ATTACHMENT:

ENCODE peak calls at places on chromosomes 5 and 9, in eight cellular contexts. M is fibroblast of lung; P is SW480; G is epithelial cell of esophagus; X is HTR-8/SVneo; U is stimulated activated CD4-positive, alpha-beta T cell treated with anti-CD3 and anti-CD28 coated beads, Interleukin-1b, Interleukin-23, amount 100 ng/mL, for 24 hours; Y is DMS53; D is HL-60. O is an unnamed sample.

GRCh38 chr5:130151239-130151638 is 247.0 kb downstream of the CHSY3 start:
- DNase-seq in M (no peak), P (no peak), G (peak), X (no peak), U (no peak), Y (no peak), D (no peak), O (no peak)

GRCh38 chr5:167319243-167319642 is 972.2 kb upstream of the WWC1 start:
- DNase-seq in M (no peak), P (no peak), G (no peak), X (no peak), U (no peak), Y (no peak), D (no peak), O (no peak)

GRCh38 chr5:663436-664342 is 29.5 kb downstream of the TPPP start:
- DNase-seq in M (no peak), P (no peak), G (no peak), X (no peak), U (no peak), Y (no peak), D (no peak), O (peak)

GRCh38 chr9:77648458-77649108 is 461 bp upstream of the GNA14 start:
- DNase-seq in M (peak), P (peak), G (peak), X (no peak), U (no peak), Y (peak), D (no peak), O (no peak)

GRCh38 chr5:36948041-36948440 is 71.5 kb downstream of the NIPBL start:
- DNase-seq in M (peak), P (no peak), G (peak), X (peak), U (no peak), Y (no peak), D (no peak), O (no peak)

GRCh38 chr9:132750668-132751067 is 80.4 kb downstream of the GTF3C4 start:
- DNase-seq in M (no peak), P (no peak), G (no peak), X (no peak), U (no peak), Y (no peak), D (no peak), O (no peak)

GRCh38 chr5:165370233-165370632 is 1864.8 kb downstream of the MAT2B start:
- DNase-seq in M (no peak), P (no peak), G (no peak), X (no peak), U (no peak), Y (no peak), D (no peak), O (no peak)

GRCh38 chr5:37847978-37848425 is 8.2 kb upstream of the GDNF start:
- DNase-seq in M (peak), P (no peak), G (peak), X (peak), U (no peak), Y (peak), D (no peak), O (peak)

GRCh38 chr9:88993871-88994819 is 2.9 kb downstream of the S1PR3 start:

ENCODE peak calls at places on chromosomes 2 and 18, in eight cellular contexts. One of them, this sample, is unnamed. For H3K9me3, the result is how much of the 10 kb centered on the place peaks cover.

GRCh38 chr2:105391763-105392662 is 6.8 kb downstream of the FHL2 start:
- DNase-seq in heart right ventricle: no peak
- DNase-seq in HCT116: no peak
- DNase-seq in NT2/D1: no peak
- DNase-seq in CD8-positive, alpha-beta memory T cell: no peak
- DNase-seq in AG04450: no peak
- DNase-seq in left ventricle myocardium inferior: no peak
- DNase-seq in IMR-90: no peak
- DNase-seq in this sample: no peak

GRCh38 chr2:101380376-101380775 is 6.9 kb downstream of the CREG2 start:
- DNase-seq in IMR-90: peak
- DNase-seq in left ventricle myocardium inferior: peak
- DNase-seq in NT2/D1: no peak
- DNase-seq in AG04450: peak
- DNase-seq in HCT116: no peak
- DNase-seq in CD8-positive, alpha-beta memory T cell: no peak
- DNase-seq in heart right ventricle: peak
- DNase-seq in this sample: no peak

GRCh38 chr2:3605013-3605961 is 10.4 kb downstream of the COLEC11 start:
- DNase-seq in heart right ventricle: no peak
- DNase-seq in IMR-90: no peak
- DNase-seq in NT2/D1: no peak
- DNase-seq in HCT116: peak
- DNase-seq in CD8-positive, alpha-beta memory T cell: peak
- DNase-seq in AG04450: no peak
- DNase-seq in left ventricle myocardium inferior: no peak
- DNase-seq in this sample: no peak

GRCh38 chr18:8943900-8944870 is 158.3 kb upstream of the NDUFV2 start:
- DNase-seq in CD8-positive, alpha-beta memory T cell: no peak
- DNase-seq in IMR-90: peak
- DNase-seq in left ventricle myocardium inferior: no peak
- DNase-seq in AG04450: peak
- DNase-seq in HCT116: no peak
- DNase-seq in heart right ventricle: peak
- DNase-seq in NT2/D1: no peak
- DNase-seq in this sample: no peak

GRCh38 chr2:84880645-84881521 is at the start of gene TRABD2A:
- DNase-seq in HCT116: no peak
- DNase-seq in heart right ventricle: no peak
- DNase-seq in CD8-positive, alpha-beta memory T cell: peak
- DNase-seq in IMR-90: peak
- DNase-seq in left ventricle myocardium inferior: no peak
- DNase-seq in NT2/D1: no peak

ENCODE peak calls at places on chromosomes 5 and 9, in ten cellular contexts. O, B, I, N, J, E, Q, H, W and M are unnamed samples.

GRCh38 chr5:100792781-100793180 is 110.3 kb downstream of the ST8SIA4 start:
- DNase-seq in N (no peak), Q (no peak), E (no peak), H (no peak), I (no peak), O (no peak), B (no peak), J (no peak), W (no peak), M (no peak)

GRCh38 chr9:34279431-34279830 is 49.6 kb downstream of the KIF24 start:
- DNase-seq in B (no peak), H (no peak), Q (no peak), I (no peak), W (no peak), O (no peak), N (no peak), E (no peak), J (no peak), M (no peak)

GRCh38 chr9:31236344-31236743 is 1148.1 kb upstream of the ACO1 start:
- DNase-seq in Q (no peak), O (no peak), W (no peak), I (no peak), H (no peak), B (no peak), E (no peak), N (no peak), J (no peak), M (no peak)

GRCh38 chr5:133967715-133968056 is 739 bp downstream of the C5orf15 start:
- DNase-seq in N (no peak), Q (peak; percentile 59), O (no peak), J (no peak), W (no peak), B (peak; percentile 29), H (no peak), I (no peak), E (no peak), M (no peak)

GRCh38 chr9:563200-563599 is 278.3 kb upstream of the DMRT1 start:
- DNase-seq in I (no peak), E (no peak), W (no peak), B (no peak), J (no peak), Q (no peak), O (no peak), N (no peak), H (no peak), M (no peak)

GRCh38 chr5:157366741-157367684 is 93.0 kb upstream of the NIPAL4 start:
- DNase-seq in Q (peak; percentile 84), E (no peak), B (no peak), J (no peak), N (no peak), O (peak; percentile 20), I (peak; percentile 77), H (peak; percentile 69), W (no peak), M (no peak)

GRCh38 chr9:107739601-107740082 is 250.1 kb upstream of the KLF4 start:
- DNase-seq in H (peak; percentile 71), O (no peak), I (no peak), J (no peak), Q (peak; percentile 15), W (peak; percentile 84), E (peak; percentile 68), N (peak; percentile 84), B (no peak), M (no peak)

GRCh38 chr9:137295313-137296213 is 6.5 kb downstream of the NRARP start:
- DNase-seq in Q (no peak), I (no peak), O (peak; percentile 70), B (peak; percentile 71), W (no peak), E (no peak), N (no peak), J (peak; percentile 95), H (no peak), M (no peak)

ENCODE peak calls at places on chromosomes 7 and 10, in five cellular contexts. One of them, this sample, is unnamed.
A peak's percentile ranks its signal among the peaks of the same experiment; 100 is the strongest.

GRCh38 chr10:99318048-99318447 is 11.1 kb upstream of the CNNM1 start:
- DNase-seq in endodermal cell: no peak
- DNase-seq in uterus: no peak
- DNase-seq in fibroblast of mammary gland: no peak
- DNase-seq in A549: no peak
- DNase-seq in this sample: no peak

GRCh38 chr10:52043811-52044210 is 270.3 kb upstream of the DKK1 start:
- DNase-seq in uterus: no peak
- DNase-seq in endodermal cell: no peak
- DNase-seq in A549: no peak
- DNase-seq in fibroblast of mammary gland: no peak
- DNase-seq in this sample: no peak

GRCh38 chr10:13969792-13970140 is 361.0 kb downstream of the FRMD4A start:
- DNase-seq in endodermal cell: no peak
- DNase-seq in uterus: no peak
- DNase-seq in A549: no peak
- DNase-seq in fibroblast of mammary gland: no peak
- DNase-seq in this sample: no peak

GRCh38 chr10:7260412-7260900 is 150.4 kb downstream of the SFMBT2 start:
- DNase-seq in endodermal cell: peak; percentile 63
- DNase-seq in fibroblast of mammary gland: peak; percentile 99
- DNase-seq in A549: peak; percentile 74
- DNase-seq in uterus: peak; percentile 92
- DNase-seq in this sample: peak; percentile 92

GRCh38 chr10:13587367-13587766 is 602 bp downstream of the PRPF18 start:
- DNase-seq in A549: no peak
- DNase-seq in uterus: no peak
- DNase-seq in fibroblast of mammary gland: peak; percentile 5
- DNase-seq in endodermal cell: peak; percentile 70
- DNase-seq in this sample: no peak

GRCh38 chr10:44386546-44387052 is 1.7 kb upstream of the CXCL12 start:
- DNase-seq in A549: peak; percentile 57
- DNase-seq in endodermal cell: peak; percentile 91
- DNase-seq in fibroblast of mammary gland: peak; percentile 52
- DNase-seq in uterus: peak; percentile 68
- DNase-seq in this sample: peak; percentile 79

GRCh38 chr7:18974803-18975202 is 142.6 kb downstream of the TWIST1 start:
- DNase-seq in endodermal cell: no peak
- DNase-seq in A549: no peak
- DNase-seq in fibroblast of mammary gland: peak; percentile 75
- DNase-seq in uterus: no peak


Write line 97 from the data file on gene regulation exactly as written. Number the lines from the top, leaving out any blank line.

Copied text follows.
- DNase-seq in A549: no peak